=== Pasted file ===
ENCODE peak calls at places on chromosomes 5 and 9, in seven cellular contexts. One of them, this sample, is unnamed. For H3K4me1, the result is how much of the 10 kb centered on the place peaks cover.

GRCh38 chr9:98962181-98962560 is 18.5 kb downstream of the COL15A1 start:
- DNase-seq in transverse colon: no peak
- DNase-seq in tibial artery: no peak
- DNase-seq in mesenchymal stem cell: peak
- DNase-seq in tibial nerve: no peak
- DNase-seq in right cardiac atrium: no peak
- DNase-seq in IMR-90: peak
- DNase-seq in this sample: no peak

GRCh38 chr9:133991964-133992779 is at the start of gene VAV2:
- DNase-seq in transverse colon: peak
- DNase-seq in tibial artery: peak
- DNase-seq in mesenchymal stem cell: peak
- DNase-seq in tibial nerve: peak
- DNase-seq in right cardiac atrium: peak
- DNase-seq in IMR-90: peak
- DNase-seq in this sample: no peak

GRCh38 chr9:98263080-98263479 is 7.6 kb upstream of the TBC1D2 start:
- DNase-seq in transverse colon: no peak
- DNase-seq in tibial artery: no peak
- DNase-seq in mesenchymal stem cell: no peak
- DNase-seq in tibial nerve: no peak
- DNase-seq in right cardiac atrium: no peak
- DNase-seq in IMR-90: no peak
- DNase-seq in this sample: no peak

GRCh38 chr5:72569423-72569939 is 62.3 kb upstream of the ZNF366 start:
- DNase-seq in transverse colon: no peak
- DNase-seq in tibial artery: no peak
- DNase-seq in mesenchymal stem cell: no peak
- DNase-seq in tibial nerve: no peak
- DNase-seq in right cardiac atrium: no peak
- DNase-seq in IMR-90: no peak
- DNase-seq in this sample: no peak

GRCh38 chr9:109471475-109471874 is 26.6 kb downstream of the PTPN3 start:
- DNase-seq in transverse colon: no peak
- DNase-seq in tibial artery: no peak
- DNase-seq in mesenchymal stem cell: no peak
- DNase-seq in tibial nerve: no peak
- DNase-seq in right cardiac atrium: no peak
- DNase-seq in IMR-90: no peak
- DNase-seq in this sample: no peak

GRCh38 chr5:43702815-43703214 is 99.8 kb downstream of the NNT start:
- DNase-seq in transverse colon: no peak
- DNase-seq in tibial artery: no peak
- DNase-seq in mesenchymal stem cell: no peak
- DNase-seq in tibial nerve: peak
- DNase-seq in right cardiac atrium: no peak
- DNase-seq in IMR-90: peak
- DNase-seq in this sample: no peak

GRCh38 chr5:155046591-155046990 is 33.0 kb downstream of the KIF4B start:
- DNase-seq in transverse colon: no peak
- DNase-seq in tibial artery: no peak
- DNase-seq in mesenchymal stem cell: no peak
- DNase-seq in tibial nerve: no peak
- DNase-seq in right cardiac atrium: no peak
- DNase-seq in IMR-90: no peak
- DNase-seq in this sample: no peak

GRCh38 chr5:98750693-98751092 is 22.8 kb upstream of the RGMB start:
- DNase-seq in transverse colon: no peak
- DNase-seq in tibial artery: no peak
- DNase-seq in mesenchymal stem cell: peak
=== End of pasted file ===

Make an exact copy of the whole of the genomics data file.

ENCODE peak calls at places on chromosomes 5 and 9, in seven cellular contexts. One of them, this sample, is unnamed. For H3K4me1, the result is how much of the 10 kb centered on the place peaks cover.

GRCh38 chr9:98962181-98962560 is 18.5 kb downstream of the COL15A1 start:
- DNase-seq in transverse colon: no peak
- DNase-seq in tibial artery: no peak
- DNase-seq in mesenchymal stem cell: peak
- DNase-seq in tibial nerve: no peak
- DNase-seq in right cardiac atrium: no peak
- DNase-seq in IMR-90: peak
- DNase-seq in this sample: no peak

GRCh38 chr9:133991964-133992779 is at the start of gene VAV2:
- DNase-seq in transverse colon: peak
- DNase-seq in tibial artery: peak
- DNase-seq in mesenchymal stem cell: peak
- DNase-seq in tibial nerve: peak
- DNase-seq in right cardiac atrium: peak
- DNase-seq in IMR-90: peak
- DNase-seq in this sample: no peak

GRCh38 chr9:98263080-98263479 is 7.6 kb upstream of the TBC1D2 start:
- DNase-seq in transverse colon: no peak
- DNase-seq in tibial artery: no peak
- DNase-seq in mesenchymal stem cell: no peak
- DNase-seq in tibial nerve: no peak
- DNase-seq in right cardiac atrium: no peak
- DNase-seq in IMR-90: no peak
- DNase-seq in this sample: no peak

GRCh38 chr5:72569423-72569939 is 62.3 kb upstream of the ZNF366 start:
- DNase-seq in transverse colon: no peak
- DNase-seq in tibial artery: no peak
- DNase-seq in mesenchymal stem cell: no peak
- DNase-seq in tibial nerve: no peak
- DNase-seq in right cardiac atrium: no peak
- DNase-seq in IMR-90: no peak
- DNase-seq in this sample: no peak

GRCh38 chr9:109471475-109471874 is 26.6 kb downstream of the PTPN3 start:
- DNase-seq in transverse colon: no peak
- DNase-seq in tibial artery: no peak
- DNase-seq in mesenchymal stem cell: no peak
- DNase-seq in tibial nerve: no peak
- DNase-seq in right cardiac atrium: no peak
- DNase-seq in IMR-90: no peak
- DNase-seq in this sample: no peak

GRCh38 chr5:43702815-43703214 is 99.8 kb downstream of the NNT start:
- DNase-seq in transverse colon: no peak
- DNase-seq in tibial artery: no peak
- DNase-seq in mesenchymal stem cell: no peak
- DNase-seq in tibial nerve: peak
- DNase-seq in right cardiac atrium: no peak
- DNase-seq in IMR-90: peak
- DNase-seq in this sample: no peak

GRCh38 chr5:155046591-155046990 is 33.0 kb downstream of the KIF4B start:
- DNase-seq in transverse colon: no peak
- DNase-seq in tibial artery: no peak
- DNase-seq in mesenchymal stem cell: no peak
- DNase-seq in tibial nerve: no peak
- DNase-seq in right cardiac atrium: no peak
- DNase-seq in IMR-90: no peak
- DNase-seq in this sample: no peak

GRCh38 chr5:98750693-98751092 is 22.8 kb upstream of the RGMB start:
- DNase-seq in transverse colon: no peak
- DNase-seq in tibial artery: no peak
- DNase-seq in mesenchymal stem cell: peak